In differing ways, both Akono and Manga-Onguene are excellent company. Manga-Onguene, a forward who was African Footballer of the Year in 1980, is slim and dapper, careful with his words and blessed with a wry humour. Akono, in his day a fearsome centre-back, has filled out since his playing career ended. The tight curls that flank his broad forehead are still there, but are grey these days – meaning that from certain angles he bears an odd resemblance to Frasier Crane, although he is mystifyingly nicknamed "Magnusson" after the former Marseille winger; he eats, drinks and laughs heartily, his conversation a torrent of anecdote and opinion.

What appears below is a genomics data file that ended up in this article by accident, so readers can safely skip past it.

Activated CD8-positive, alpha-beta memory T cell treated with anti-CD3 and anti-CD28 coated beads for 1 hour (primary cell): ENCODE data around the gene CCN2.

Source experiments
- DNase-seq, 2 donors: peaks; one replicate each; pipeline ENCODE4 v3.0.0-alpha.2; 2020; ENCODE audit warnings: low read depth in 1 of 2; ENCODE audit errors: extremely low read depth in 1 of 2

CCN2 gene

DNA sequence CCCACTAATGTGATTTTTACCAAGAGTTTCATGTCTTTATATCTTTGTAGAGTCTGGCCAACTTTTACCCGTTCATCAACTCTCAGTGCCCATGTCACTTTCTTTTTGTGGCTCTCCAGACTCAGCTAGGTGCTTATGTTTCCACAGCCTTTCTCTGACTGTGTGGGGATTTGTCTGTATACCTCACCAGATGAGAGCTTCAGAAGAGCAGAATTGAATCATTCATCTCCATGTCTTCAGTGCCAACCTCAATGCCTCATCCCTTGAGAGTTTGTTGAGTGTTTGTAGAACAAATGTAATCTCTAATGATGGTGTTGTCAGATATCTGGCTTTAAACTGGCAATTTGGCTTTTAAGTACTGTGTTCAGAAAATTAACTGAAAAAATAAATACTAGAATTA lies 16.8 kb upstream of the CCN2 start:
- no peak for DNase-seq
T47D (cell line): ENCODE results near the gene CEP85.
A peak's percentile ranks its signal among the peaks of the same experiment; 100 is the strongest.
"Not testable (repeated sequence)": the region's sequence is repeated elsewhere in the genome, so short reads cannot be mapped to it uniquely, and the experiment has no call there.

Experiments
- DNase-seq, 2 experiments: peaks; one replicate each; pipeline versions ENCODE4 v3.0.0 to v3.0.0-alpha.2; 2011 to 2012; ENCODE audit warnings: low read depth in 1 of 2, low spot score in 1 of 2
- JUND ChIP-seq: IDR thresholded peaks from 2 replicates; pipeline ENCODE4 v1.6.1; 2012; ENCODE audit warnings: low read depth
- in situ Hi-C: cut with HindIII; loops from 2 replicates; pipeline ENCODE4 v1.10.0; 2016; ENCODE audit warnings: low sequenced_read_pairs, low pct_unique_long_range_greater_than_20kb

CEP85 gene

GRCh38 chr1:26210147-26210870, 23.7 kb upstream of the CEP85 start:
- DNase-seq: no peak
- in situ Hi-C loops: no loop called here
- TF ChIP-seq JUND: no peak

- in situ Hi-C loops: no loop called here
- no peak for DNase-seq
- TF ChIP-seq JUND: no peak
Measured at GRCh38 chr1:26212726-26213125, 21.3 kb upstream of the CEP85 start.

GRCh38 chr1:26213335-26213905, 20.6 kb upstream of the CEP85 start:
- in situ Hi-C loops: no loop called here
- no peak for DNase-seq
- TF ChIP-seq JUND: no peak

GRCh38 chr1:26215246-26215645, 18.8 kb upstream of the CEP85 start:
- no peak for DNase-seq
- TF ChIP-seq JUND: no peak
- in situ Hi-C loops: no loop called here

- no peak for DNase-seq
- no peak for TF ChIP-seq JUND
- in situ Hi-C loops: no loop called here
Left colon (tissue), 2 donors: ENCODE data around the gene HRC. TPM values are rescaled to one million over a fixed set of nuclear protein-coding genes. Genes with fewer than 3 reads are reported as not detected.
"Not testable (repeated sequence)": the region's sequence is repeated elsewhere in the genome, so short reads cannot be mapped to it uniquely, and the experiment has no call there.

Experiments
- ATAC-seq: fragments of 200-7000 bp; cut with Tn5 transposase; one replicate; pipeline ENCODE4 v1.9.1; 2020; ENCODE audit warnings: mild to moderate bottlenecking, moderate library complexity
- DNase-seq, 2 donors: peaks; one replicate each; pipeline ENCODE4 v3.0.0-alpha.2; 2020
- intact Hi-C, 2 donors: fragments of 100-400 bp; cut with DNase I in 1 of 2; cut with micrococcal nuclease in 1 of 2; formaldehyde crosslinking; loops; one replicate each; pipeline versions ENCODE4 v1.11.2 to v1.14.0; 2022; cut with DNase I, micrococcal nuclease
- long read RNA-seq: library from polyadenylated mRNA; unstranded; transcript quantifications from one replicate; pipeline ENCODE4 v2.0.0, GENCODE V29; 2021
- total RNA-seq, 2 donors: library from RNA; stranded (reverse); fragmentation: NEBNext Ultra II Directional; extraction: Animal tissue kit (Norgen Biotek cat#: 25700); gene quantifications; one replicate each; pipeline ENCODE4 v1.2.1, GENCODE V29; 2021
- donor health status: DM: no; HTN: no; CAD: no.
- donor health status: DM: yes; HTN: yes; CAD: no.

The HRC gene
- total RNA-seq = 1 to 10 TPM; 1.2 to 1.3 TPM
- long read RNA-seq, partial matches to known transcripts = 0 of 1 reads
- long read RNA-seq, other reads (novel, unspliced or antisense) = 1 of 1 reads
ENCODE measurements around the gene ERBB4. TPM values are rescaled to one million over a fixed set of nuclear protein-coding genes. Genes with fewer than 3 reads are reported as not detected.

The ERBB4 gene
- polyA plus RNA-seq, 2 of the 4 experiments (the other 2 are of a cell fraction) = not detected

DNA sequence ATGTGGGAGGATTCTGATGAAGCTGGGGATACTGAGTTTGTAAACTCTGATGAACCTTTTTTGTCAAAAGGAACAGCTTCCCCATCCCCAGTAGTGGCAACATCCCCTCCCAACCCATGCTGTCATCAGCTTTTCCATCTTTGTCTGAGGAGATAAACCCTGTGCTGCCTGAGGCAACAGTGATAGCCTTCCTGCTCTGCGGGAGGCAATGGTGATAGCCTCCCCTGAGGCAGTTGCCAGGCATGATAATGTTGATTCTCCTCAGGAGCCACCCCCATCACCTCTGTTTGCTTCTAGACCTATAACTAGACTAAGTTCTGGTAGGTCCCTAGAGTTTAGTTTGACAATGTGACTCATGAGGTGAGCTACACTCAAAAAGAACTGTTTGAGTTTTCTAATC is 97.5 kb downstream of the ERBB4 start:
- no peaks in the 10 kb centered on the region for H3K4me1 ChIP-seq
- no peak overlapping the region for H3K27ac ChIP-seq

As lunch came to an end that first day, Akono asked what I was doing that evening. I said I had an appointment with Roger Milla to which he insisted on driving me. With the windows down and James Brown blaring, we hurtled through the town to the house at the top of a hill where Milla lives. We were about half an hour early and Milla wasn't there, but he has an entourage that stays with him and they let us into a lounge. Akono promptly lay down on the sofa and went to sleep. He was still asleep when Milla arrived but we carried on with the interview regardless, the occasional snore clearly audible on the Dictaphone.
About halfway through, Akono woke and leapt from the sofa. He stamped on a cockroach, flicked it with the outside of his right foot and then, with a mighty swing, belted it through a small gap in the patio doors, before trotting back to the sofa and falling asleep again. "Even now," said Milla, "nothing ever gets past Magnusson."